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Find Indexed Color Images in Your Document

You probably think of color images being RGB or CMYK (or maybe even Lab or HSB), but there is another option that most InDesign users don’t usually consider: indexed.
Indexed color comes from the early world of screen graphics—for example, GIF files are always saved in indexed color (no matter how you pronounce “gif”). In an RGB image, each pixel is given a specific RGB (red, green, and blue) value. But in an indexed color image, each pixel is given a number from zero to 255. For example, a pixel might be given the number 47. And, embedded in the image is a color lookup table (CLUT) that matches the number to a color value. So #47 might be some blue color.
Similarly, if you use Photoshop’s Save for Web feature and choose PNG-8, you’re using indexed color. It’s a very compact way to store color data, so images can be smaller.

InDesign can import indexed color images without complaint, but in general you want to avoid them if your document is destined for print.
For example, I recently created a PDF from InDesign and uploaded it to Amazon’s KDP service for a print-on-demand (POD) book. But when I reviewed the PDF proof they supplied, some of the images were horribly messed up. It was only after several exchanges with customer support that they gave me the clue I needed: some of the images in the PDF were in indexed color mode.
How, then, to find which of my images are in indexed color? Unfortunately, InDesign’s Preflight feature won’t look for indexed color images. So I thought I would be stuck opening each image in Photoshop and looking in the Image > Mode menu:


But then, as I was talking with Erica Gamet about the problem, she suggested something: “Doesn’t InDesign’s Links panel show you?”
The answer is: Yes, if you know where to look!
First, you can look at Color Space in the Link Info section of the Links panel:


But that’s also a hassle if you have a lot of images… you’d have to click on each, one at a time. Fortunately, there’s a faster way: Choose Panel Options from the Links panel menu and turn on the Color Space checkbox in the first column:


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When you do that, the Links panel will show you a Color Space column, which makes which images are in indexed color really obvious:


You can even click on that column header to sort by color space, grouping all the indexed color images together.
(By the way… for those of you who want to geek out on this: in Acrobat, you can also use the Object Inspector (inside the Output Preview panel) to see if an image is saved in indexed color.)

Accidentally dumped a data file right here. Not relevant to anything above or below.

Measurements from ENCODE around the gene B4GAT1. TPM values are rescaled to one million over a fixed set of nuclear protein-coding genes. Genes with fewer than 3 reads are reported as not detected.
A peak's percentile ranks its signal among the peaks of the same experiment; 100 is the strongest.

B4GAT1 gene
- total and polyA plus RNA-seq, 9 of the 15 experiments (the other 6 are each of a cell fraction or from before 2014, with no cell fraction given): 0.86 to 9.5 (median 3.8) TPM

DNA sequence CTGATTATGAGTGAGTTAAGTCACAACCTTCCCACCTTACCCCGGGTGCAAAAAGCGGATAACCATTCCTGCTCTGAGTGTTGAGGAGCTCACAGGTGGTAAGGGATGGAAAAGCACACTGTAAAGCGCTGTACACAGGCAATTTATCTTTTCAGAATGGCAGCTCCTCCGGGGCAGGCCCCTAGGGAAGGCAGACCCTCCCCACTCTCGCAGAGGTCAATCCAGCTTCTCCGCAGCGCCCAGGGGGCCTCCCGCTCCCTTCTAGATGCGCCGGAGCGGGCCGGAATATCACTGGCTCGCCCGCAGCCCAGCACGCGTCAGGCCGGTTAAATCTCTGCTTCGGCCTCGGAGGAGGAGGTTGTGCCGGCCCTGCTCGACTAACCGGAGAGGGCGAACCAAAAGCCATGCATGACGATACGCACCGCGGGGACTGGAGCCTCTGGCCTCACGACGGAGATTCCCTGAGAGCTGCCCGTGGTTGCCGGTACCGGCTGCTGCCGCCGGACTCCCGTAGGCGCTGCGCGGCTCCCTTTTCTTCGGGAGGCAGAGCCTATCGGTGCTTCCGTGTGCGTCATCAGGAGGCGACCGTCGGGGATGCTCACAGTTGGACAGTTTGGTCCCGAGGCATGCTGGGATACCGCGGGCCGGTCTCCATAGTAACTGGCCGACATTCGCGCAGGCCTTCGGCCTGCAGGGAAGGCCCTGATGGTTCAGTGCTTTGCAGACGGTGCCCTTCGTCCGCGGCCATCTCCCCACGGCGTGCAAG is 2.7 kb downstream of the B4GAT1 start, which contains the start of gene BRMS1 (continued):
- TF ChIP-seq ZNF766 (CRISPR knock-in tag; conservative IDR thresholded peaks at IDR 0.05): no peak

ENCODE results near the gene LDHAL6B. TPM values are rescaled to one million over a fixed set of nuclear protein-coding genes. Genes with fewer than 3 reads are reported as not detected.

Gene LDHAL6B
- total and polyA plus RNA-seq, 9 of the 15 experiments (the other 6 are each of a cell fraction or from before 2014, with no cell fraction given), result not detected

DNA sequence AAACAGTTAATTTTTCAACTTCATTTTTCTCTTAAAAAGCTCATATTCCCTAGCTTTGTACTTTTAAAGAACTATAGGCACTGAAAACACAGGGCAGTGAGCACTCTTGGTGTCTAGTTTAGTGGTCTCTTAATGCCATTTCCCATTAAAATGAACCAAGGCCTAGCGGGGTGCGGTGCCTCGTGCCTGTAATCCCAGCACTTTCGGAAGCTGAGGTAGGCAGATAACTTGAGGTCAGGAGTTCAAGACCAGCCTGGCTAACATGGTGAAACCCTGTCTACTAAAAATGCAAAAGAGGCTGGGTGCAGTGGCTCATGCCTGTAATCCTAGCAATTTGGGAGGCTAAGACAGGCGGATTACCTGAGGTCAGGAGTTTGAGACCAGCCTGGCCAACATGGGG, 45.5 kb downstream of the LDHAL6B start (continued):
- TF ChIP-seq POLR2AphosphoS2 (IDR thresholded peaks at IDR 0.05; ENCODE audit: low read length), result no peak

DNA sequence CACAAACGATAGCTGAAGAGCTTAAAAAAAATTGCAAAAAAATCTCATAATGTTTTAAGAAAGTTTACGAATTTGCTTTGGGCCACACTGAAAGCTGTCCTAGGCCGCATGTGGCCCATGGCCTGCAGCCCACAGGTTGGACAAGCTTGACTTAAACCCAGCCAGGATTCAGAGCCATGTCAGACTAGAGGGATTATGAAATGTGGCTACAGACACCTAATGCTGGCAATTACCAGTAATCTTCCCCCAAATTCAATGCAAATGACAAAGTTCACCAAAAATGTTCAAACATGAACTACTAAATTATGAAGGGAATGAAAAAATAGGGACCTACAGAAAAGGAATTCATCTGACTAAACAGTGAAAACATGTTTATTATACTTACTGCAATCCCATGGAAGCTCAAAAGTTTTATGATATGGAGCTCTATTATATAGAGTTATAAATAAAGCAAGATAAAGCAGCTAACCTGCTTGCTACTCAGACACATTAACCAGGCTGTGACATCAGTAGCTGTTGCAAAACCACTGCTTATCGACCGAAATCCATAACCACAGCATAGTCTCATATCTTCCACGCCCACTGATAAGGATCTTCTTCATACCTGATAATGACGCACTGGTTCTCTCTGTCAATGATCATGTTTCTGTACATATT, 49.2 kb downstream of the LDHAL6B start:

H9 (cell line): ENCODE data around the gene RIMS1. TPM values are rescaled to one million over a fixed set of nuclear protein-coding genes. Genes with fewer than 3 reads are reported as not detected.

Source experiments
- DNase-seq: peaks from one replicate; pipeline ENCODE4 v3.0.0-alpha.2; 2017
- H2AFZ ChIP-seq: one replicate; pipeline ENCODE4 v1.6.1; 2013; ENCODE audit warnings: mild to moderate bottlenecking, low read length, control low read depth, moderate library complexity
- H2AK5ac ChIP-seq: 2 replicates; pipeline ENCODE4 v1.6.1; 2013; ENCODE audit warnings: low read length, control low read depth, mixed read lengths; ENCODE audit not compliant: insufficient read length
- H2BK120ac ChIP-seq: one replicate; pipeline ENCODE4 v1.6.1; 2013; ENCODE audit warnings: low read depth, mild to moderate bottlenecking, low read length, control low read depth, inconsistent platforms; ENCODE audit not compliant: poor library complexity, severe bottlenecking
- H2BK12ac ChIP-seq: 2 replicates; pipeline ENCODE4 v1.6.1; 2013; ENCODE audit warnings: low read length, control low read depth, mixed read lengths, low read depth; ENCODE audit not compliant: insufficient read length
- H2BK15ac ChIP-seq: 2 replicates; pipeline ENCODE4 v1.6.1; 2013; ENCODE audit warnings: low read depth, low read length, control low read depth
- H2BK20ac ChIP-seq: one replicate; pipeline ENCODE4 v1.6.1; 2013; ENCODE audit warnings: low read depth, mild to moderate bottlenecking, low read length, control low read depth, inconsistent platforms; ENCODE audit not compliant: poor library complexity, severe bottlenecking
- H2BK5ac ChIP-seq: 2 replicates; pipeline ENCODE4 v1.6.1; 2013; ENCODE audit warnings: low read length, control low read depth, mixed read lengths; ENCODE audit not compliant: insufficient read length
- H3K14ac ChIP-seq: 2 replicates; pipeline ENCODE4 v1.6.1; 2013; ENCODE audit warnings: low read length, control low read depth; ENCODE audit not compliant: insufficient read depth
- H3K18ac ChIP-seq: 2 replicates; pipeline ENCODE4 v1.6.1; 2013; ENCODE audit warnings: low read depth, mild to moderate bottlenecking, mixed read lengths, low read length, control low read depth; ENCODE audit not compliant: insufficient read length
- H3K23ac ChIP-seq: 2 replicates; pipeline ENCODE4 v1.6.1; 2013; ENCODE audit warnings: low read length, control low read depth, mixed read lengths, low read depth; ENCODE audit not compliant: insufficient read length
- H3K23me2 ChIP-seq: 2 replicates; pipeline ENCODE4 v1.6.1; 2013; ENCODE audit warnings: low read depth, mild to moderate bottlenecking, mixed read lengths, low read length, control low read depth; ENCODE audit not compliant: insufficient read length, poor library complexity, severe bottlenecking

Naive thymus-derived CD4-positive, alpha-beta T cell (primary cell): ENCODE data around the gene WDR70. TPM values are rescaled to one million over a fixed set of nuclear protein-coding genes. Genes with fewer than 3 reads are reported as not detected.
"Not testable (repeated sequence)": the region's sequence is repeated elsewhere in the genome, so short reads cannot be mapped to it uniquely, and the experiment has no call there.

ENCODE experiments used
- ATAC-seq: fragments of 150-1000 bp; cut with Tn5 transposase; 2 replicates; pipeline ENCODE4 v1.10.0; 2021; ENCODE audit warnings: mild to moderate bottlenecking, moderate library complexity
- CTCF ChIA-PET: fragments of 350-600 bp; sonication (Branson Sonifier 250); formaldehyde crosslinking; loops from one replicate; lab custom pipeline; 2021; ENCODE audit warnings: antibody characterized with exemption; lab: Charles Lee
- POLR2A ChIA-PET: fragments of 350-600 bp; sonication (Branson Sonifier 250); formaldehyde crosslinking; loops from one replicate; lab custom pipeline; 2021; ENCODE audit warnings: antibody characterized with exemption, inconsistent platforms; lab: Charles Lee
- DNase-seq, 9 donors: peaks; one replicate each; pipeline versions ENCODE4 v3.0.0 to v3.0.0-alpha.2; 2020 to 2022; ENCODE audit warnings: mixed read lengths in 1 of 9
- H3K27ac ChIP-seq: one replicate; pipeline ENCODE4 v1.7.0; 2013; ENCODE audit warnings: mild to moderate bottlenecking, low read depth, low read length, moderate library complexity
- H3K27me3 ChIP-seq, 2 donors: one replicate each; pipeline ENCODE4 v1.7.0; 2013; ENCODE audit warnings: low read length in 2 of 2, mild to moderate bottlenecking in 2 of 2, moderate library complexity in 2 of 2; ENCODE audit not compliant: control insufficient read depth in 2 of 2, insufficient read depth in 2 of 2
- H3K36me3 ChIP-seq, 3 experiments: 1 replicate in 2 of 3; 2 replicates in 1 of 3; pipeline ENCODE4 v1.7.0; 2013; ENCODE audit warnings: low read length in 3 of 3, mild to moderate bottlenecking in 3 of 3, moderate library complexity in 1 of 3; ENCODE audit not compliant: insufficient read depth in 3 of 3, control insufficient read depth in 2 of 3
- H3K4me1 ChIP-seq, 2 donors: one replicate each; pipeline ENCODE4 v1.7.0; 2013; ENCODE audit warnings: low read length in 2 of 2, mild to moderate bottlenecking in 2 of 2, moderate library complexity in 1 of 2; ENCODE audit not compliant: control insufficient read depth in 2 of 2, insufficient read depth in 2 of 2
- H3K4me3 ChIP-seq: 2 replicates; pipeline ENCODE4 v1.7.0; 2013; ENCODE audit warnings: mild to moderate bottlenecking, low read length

If you’re outputting for on-screen display (or even a PDF that may be printed on a desktop printer), indexed color is generally no big deal. But if you’re headed for commercial print, you probably want to convert these images to RGB or CMYK.

  • Leonard Rosenthol says:

    Indexed Color is, in an of itself, *not* a problem for printing. Because, as you note, it’s just a way to compress down a set of colors into a smaller table. Indexing works for *many* colorspaces supported in PDF – from simple DeviceRGB to ICCBased CMYK to even Lab. And because of that, it’s a common technique used by PDF optimization tools (or even just great creators like InDesign itself) to keep file sizes down.
    So let’s be sure to focus on the real problem – untagged RGB – and not the fact that it is indexed.

    • David Blatner says:

      Great point, Leonard. They will normally print. But I don’t think indexed color images can be color managed by InDesign. InDesign can’t really do much with them at all.
      In this case, it was specifically Amazon’s KDP print on demand system (their RIP, I assume) that could not handle indexed color images.

      • Dov Isaacs says:

        Confirming and augmenting Leonard’s comments.
        There is absolutely nothing wrong with indexed color unless you force use of same by saving content with more than 256 distinct colors using a file format such as GIF or PNG-8 or even by manually changing the color mode for an image in Photoshop to indexed.
        There are many raster images that naturally don’t have more than 256 distinct colorants. Many screen shots (especially of system dialogs, for example) or images that otherwise would better have been portrayed via vector graphics do meet such a criteria.
        Internally within Adobe PDF creation (including within InDesign, Illustrator, and Acrobat Distiller), indexed color is used as a size and performance optimization for raster images with not more than 256 colorants.
        In terms of Amazon’s KDP print on demand system, I seriously doubt that their RIP cannot handle indexed color. There is not a PDF RIP that I know about (including those with Adobe PDF Print Engine or Harlequin technologies) that cannot properly handle indexed color. I strongly suspect that Amazon’s KDP print service preflights submitted files and simply rejects any indexed color images out of fear as opposed to reality. The same type of dumb Luddite behaviour that comes out as either requiring outlined text or no TrueType fonts or no RGB images or even prohibitions against PDF created on Windows systems!
        You have clout, David! Why don’t you investigate why they are doing such arbitrary and capricious file rejection!
        !שנה טובה

  • Sean Percy says:

    Preflight lets you catch LAB colours, but not indexed. I wonder if that should be an option.

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